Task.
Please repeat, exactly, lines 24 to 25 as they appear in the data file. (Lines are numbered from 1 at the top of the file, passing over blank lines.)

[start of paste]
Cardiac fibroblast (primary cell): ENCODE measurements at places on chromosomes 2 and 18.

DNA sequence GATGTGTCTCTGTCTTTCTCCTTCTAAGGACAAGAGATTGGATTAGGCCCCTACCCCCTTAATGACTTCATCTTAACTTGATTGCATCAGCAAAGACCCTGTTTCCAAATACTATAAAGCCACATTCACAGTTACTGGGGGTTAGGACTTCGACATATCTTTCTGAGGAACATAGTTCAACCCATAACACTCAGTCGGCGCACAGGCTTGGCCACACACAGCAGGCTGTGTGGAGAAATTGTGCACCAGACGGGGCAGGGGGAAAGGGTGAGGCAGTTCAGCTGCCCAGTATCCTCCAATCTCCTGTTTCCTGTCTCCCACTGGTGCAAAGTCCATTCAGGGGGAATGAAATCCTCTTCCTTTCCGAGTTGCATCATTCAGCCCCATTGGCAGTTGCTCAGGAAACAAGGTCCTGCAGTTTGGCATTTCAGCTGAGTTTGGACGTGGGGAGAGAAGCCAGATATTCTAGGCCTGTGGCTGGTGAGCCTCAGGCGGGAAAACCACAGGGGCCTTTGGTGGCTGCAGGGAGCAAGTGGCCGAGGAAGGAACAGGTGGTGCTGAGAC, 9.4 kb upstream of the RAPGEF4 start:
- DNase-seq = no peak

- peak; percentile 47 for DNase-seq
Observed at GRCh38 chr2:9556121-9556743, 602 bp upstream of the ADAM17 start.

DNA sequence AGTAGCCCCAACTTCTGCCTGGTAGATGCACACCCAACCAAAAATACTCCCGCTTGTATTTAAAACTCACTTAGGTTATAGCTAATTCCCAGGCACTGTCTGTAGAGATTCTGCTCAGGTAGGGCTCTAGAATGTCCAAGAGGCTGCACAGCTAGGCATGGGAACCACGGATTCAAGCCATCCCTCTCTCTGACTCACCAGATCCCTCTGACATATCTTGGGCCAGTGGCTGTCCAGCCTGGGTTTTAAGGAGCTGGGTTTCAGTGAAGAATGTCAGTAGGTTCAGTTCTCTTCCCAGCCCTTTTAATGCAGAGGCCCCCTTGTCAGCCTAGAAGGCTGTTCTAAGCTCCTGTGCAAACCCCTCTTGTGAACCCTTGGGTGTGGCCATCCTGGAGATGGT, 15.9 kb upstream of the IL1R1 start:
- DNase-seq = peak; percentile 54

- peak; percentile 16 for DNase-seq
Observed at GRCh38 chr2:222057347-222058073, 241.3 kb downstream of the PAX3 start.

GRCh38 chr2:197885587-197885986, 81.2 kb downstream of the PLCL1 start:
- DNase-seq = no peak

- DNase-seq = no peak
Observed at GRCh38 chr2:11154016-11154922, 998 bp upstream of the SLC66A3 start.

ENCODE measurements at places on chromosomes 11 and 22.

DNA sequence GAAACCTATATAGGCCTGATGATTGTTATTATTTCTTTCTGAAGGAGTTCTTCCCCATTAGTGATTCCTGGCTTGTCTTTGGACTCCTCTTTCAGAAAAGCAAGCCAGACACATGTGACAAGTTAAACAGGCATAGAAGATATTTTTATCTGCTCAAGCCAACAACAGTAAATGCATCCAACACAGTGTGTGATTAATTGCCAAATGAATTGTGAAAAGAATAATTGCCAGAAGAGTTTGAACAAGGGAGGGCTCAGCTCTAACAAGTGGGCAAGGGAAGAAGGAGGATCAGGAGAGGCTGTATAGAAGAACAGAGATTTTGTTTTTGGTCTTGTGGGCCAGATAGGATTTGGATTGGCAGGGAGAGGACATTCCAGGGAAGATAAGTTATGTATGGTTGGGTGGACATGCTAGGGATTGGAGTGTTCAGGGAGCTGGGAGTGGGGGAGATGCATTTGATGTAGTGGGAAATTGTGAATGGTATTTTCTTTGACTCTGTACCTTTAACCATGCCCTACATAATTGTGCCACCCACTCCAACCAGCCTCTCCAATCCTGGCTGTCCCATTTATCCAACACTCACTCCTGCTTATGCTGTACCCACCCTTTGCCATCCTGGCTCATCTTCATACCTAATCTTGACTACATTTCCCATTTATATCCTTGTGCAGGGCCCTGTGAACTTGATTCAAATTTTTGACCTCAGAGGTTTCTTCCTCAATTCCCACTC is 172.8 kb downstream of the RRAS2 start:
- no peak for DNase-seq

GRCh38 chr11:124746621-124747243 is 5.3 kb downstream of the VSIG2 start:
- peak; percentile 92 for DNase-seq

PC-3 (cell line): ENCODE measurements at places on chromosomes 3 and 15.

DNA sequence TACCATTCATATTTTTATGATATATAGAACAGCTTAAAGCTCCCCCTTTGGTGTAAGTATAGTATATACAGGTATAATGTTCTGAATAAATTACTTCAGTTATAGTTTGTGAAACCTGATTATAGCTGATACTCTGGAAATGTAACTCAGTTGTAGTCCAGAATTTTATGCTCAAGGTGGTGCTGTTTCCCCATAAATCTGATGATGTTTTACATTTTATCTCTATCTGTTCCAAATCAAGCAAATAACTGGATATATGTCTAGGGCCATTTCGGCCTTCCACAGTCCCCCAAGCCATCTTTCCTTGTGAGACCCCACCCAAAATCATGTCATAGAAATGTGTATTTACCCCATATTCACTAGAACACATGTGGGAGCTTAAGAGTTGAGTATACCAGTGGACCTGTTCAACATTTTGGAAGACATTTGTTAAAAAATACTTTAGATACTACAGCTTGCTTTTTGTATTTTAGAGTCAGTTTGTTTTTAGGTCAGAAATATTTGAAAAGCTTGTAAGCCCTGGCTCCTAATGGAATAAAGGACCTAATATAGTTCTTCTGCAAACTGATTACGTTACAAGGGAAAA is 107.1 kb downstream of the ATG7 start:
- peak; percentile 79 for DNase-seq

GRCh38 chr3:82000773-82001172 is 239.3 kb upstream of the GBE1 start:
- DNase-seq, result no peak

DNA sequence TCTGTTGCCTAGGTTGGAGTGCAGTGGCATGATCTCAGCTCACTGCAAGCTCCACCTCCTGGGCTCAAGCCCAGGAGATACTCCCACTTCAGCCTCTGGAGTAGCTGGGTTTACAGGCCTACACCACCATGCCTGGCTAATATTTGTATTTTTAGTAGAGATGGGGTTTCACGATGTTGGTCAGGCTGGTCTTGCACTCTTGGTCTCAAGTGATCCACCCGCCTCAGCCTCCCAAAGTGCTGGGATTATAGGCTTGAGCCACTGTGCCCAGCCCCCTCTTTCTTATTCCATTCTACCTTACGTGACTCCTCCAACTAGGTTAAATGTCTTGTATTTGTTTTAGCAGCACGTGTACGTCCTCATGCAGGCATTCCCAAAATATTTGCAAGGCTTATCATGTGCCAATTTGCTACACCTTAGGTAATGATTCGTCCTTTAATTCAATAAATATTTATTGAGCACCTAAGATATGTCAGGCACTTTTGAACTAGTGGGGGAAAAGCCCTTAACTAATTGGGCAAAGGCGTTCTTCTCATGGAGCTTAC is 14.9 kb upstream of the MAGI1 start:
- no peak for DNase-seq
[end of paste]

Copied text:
DNA sequence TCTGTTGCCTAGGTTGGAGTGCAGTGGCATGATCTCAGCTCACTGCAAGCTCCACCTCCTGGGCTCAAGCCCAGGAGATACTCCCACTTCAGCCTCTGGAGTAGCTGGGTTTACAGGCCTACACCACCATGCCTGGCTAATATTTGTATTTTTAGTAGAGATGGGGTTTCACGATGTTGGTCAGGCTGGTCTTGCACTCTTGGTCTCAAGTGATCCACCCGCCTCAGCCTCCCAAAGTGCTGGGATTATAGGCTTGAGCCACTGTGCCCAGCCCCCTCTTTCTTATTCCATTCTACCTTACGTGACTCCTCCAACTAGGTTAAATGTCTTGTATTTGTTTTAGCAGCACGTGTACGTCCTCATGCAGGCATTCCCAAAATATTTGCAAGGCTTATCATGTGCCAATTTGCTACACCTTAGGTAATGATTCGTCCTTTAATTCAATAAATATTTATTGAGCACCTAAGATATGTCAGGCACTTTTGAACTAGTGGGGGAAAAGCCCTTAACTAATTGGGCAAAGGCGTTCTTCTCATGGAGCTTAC is 14.9 kb upstream of the MAGI1 start:
- no peak for DNase-seq